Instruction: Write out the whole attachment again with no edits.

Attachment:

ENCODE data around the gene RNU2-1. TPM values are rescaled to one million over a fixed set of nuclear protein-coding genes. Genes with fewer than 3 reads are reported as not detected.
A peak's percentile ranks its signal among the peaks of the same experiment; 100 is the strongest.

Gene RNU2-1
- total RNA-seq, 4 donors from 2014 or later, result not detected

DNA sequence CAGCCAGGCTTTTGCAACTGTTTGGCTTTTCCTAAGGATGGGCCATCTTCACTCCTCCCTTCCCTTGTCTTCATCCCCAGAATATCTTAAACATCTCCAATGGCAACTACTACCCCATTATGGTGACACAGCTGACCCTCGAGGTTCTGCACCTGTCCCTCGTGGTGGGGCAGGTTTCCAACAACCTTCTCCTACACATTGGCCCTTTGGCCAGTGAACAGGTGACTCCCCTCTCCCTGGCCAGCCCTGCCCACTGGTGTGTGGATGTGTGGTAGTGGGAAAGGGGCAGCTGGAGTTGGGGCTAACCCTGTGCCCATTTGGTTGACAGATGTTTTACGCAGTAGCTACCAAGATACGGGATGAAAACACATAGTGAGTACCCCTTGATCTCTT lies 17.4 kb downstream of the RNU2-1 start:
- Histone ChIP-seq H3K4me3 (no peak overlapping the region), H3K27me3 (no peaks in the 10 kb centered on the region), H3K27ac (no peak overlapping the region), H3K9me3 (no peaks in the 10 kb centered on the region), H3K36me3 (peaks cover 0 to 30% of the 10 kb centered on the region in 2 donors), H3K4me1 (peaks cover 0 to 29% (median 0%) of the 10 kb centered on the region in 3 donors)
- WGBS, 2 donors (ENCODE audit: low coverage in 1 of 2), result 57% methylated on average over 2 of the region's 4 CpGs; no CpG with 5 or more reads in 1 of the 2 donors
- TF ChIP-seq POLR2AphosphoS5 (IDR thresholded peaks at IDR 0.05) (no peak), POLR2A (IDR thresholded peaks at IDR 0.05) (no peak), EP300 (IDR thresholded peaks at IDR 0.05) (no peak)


ENCODE data around the gene RNU2-1. TPM values are rescaled to one million over a fixed set of nuclear protein-coding genes. Genes with fewer than 3 reads are reported as not detected.
A peak's percentile ranks its signal among the peaks of the same experiment; 100 is the strongest.

Gene RNU2-1
- total RNA-seq, 4 donors from 2014 or later, result not detected

DNA sequence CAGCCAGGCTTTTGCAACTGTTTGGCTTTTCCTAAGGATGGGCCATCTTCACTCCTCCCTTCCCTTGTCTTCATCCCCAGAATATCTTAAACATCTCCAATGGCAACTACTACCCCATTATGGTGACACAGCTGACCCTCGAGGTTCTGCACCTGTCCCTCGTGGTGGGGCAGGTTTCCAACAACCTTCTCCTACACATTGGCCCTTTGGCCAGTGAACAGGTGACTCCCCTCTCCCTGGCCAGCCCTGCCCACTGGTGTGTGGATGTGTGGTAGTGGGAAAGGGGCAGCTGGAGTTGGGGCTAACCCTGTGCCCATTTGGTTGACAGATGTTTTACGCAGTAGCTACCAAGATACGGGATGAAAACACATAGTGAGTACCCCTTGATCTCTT lies 17.4 kb downstream of the RNU2-1 start:
- Histone ChIP-seq H3K4me3 (no peak overlapping the region), H3K27me3 (no peaks in the 10 kb centered on the region), H3K27ac (no peak overlapping the region), H3K9me3 (no peaks in the 10 kb centered on the region), H3K36me3 (peaks cover 0 to 30% of the 10 kb centered on the region in 2 donors), H3K4me1 (peaks cover 0 to 29% (median 0%) of the 10 kb centered on the region in 3 donors)
- WGBS, 2 donors (ENCODE audit: low coverage in 1 of 2), result 57% methylated on average over 2 of the region's 4 CpGs; no CpG with 5 or more reads in 1 of the 2 donors
- TF ChIP-seq POLR2AphosphoS5 (IDR thresholded peaks at IDR 0.05) (no peak), POLR2A (IDR thresholded peaks at IDR 0.05) (no peak), EP300 (IDR thresholded peaks at IDR 0.05) (no peak)